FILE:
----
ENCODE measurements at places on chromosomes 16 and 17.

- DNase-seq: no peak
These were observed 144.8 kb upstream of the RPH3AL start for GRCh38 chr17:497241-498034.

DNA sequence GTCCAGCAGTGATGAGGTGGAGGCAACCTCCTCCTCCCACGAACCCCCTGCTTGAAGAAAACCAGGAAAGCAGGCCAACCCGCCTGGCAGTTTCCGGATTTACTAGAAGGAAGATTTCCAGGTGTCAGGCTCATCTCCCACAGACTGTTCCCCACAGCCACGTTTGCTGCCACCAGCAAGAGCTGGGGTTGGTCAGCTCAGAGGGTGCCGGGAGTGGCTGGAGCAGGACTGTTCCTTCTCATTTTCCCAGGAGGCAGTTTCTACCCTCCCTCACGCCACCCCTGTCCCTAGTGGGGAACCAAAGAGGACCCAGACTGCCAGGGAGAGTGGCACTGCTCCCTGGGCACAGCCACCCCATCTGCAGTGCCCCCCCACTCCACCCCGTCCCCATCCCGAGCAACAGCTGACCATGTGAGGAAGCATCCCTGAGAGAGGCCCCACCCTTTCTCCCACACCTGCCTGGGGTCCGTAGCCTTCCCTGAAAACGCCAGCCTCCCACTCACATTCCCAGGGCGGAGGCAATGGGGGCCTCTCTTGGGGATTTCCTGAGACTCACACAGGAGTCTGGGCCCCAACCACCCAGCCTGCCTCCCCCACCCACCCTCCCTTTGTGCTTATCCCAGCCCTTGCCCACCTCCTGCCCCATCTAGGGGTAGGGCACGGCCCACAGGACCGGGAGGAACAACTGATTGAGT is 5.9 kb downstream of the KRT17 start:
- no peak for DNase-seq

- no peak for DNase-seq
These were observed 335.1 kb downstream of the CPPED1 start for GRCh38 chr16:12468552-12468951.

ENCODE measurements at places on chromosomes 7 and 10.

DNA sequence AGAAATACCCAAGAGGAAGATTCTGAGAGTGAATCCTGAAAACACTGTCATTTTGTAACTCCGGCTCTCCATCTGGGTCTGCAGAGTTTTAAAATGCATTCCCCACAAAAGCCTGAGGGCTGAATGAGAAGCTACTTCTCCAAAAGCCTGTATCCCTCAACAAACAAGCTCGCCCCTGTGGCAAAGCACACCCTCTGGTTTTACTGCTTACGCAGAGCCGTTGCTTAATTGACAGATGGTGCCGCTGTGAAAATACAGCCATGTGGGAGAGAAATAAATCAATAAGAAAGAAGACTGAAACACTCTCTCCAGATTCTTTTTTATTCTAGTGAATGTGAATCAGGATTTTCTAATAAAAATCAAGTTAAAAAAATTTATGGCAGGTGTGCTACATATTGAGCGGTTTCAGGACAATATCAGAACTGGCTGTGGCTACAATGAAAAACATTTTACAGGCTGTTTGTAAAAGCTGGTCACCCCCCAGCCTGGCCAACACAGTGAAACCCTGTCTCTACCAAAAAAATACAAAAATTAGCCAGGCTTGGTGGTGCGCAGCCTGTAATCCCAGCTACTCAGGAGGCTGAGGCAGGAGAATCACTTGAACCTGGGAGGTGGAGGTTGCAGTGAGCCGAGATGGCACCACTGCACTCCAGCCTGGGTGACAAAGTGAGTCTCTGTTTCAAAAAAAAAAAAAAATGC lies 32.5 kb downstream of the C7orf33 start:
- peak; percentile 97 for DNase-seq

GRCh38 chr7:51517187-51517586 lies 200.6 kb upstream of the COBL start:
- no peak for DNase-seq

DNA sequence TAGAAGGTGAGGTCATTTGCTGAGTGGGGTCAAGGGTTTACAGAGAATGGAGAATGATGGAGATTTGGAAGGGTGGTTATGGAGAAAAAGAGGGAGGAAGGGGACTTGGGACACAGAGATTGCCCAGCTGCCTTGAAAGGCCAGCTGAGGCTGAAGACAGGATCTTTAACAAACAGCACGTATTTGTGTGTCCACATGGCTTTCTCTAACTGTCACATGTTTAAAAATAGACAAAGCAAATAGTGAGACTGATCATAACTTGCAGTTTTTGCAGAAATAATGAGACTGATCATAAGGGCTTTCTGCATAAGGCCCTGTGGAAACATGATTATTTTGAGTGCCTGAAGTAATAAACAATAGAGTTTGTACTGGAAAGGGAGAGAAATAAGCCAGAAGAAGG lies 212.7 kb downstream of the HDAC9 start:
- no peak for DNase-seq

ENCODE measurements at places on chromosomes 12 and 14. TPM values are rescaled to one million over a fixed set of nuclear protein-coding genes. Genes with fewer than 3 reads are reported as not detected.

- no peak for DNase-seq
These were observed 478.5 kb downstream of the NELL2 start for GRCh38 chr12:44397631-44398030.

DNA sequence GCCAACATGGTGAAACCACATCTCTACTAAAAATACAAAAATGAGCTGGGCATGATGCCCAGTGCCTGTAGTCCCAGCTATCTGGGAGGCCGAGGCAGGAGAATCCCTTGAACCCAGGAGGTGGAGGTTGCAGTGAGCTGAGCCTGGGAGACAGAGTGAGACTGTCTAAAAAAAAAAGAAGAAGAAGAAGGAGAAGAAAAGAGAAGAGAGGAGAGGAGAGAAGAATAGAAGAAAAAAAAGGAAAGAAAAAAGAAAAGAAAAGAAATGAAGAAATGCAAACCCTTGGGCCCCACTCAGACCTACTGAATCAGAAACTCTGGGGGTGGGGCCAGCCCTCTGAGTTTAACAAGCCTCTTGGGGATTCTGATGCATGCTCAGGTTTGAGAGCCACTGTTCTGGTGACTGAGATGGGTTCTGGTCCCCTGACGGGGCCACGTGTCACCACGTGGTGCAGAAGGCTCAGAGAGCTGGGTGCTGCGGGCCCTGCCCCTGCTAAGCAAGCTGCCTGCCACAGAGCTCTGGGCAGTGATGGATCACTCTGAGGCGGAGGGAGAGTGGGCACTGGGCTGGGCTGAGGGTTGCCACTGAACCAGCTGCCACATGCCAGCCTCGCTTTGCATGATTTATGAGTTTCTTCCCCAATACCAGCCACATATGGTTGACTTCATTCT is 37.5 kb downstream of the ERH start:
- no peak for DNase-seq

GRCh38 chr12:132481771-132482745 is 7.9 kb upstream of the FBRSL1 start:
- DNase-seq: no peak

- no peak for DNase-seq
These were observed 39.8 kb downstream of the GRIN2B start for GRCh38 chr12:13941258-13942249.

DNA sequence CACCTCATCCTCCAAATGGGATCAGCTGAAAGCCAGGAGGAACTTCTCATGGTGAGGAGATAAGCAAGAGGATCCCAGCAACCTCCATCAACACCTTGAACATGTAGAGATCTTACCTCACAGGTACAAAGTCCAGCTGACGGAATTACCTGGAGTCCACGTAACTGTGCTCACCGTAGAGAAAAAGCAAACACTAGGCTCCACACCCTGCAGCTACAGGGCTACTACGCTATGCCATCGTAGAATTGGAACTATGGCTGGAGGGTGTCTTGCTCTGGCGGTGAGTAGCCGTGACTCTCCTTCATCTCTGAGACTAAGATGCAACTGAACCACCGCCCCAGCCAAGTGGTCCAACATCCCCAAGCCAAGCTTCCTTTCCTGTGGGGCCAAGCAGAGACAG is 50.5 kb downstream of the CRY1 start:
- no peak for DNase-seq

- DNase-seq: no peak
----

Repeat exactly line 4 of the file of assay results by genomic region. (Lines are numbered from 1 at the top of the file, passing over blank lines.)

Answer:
DNA sequence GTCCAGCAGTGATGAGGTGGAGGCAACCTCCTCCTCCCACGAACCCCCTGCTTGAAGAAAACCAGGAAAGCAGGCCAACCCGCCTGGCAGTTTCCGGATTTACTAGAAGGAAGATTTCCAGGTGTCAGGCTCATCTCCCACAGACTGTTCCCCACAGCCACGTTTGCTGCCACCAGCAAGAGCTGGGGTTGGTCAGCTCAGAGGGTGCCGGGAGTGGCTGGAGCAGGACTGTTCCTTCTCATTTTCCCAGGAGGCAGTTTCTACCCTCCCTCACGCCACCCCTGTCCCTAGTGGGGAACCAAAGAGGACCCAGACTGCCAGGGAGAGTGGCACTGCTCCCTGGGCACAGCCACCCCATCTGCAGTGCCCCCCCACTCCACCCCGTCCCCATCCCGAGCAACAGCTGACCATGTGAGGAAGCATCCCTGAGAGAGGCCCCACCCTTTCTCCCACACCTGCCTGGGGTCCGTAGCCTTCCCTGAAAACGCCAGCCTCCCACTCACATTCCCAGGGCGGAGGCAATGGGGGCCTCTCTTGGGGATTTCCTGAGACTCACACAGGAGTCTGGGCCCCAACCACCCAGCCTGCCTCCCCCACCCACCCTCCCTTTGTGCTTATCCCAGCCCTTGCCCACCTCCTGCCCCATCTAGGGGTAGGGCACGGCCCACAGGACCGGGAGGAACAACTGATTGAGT is 5.9 kb downstream of the KRT17 start: